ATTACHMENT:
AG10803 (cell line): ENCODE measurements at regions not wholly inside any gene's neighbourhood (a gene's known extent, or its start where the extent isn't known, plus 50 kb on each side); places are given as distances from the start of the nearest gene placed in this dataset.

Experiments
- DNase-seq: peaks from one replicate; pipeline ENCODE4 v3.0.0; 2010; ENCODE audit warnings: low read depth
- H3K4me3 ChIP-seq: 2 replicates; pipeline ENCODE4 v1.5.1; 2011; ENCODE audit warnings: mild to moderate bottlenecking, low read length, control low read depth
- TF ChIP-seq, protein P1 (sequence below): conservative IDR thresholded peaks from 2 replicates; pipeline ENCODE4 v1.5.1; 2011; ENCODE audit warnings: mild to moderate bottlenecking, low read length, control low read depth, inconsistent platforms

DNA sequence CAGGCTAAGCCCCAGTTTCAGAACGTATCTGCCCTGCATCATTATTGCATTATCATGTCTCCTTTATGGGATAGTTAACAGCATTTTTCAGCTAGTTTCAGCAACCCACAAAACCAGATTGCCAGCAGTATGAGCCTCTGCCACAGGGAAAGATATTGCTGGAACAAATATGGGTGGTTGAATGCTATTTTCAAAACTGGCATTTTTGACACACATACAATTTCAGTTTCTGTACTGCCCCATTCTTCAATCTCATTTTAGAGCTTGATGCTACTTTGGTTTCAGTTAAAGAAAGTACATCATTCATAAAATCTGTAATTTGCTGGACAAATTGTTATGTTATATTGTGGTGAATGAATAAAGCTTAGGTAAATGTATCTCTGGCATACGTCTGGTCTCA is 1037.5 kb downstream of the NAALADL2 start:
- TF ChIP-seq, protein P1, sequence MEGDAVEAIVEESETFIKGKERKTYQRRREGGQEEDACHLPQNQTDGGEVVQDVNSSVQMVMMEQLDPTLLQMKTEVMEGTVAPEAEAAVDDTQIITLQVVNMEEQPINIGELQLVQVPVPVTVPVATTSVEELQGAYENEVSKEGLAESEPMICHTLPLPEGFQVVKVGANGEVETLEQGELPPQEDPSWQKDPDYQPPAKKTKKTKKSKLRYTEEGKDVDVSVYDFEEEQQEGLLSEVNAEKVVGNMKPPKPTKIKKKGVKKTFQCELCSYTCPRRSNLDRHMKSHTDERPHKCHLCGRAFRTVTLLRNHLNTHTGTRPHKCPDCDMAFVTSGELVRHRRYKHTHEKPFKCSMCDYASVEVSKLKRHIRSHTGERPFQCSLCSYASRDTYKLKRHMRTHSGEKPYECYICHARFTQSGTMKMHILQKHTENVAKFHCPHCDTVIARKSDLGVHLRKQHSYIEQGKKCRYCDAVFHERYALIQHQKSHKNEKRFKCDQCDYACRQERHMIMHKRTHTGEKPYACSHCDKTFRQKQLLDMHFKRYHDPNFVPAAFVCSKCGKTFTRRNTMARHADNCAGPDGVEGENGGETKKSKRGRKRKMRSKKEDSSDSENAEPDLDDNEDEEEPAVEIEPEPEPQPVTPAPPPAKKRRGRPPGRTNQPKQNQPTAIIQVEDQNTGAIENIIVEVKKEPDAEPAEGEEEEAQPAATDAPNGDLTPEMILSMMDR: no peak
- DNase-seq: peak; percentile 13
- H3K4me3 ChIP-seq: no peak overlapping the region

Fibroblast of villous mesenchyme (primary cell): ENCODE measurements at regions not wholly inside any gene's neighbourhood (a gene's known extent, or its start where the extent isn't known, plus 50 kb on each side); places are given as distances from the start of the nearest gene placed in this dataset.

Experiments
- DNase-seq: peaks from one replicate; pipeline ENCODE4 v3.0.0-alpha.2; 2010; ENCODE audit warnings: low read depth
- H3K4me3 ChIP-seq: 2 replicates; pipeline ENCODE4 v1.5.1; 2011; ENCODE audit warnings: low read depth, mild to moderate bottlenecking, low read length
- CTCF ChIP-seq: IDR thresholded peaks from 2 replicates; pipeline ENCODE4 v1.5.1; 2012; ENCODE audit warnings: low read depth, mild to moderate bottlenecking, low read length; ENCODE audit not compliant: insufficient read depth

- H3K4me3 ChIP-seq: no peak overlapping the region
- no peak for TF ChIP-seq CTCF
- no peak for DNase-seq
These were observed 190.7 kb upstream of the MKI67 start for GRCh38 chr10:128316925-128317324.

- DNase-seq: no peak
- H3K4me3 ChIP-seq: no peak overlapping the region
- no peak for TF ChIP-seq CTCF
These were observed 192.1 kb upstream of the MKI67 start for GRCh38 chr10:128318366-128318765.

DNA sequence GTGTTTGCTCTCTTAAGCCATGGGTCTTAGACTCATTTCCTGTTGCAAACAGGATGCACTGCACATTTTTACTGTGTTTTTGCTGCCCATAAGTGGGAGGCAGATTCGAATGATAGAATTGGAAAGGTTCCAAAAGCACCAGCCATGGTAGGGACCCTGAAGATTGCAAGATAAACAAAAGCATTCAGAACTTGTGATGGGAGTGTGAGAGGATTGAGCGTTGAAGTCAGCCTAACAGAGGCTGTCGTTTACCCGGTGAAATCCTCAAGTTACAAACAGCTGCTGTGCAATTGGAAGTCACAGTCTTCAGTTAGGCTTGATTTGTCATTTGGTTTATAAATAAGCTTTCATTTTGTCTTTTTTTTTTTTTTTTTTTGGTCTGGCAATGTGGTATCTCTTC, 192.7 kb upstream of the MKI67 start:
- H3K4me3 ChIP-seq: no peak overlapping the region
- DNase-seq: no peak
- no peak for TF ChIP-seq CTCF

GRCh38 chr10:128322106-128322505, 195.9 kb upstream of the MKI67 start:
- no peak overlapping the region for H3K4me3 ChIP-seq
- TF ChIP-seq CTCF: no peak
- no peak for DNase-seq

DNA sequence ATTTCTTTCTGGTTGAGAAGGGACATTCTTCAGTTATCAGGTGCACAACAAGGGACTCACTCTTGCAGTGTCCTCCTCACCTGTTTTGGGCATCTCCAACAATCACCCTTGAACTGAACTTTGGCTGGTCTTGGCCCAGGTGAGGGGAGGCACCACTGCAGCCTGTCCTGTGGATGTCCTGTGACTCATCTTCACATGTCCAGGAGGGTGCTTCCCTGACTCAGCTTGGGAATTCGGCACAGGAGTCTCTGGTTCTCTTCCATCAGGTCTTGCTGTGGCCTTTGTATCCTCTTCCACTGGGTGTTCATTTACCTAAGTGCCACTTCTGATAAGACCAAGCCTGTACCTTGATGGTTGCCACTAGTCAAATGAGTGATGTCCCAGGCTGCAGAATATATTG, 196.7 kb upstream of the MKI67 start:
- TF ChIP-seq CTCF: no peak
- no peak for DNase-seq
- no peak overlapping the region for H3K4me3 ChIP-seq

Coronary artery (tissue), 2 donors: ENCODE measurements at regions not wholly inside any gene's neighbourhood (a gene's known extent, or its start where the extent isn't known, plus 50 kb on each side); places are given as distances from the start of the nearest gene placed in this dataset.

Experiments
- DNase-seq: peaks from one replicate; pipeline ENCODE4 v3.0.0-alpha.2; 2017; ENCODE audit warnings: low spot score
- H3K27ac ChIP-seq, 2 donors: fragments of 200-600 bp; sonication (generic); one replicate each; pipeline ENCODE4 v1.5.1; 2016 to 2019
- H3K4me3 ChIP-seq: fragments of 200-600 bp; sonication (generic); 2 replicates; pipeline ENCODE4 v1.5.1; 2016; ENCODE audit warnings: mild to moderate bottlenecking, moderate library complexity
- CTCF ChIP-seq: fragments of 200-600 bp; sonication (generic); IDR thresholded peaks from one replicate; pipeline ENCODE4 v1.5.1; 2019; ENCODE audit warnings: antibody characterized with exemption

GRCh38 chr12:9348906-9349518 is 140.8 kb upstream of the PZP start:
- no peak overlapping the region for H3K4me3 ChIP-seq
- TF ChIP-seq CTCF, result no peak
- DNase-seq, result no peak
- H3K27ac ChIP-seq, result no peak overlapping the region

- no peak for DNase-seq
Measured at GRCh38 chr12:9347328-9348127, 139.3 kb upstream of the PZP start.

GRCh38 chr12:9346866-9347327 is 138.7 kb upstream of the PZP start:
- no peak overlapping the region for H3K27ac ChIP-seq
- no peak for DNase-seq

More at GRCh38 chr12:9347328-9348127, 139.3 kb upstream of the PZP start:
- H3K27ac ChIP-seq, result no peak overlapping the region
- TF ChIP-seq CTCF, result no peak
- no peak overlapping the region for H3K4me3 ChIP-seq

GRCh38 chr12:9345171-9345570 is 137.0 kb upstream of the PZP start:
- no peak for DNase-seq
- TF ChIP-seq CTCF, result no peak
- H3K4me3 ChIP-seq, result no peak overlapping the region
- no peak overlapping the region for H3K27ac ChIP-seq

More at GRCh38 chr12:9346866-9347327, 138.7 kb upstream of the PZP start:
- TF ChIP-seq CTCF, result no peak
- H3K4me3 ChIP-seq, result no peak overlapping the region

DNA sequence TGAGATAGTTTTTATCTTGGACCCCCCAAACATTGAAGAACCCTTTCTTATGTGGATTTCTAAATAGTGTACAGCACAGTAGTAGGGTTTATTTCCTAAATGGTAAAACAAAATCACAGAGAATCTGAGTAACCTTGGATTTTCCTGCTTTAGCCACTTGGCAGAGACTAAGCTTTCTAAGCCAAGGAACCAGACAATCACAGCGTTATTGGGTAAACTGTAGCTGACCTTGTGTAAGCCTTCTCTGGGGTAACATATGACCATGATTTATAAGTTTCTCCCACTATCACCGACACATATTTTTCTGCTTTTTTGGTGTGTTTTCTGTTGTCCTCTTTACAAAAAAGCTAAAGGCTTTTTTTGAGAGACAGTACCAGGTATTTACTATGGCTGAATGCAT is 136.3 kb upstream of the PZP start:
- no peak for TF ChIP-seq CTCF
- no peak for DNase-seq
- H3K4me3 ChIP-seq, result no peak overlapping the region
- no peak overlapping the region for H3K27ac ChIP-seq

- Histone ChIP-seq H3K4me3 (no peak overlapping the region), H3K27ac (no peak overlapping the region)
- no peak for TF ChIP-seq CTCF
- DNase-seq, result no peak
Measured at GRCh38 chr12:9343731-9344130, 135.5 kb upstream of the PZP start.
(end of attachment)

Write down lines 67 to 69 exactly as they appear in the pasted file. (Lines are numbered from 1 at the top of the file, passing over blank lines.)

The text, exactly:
- no peak overlapping the region for H3K27ac ChIP-seq

- Histone ChIP-seq H3K4me3 (no peak overlapping the region), H3K27ac (no peak overlapping the region)
- no peak for TF ChIP-seq CTCF